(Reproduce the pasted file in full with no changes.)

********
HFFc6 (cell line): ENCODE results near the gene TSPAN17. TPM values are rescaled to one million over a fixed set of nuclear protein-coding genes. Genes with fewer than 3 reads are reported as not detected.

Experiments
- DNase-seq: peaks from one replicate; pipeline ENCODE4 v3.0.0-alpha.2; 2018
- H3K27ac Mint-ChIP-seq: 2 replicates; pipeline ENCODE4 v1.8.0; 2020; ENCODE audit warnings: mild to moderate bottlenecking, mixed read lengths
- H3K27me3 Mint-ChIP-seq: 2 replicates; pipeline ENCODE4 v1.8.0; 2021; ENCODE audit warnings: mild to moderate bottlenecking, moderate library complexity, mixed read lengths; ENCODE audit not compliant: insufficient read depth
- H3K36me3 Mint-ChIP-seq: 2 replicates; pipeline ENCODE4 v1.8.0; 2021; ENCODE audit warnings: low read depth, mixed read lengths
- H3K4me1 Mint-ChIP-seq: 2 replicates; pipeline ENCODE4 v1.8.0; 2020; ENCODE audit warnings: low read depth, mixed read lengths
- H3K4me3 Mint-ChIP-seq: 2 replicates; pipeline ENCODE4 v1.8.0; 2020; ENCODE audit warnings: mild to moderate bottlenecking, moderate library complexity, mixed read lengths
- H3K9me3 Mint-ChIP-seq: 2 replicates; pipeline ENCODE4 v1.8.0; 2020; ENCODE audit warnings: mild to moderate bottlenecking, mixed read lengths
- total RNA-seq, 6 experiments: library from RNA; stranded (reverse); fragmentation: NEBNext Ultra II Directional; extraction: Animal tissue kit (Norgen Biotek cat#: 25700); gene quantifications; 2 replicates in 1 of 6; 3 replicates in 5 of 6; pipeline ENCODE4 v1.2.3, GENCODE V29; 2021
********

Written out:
HFFc6 (cell line): ENCODE results near the gene TSPAN17. TPM values are rescaled to one million over a fixed set of nuclear protein-coding genes. Genes with fewer than 3 reads are reported as not detected.

Experiments
- DNase-seq: peaks from one replicate; pipeline ENCODE4 v3.0.0-alpha.2; 2018
- H3K27ac Mint-ChIP-seq: 2 replicates; pipeline ENCODE4 v1.8.0; 2020; ENCODE audit warnings: mild to moderate bottlenecking, mixed read lengths
- H3K27me3 Mint-ChIP-seq: 2 replicates; pipeline ENCODE4 v1.8.0; 2021; ENCODE audit warnings: mild to moderate bottlenecking, moderate library complexity, mixed read lengths; ENCODE audit not compliant: insufficient read depth
- H3K36me3 Mint-ChIP-seq: 2 replicates; pipeline ENCODE4 v1.8.0; 2021; ENCODE audit warnings: low read depth, mixed read lengths
- H3K4me1 Mint-ChIP-seq: 2 replicates; pipeline ENCODE4 v1.8.0; 2020; ENCODE audit warnings: low read depth, mixed read lengths
- H3K4me3 Mint-ChIP-seq: 2 replicates; pipeline ENCODE4 v1.8.0; 2020; ENCODE audit warnings: mild to moderate bottlenecking, moderate library complexity, mixed read lengths
- H3K9me3 Mint-ChIP-seq: 2 replicates; pipeline ENCODE4 v1.8.0; 2020; ENCODE audit warnings: mild to moderate bottlenecking, mixed read lengths
- total RNA-seq, 6 experiments: library from RNA; stranded (reverse); fragmentation: NEBNext Ultra II Directional; extraction: Animal tissue kit (Norgen Biotek cat#: 25700); gene quantifications; 2 replicates in 1 of 6; 3 replicates in 5 of 6; pipeline ENCODE4 v1.2.3, GENCODE V29; 2021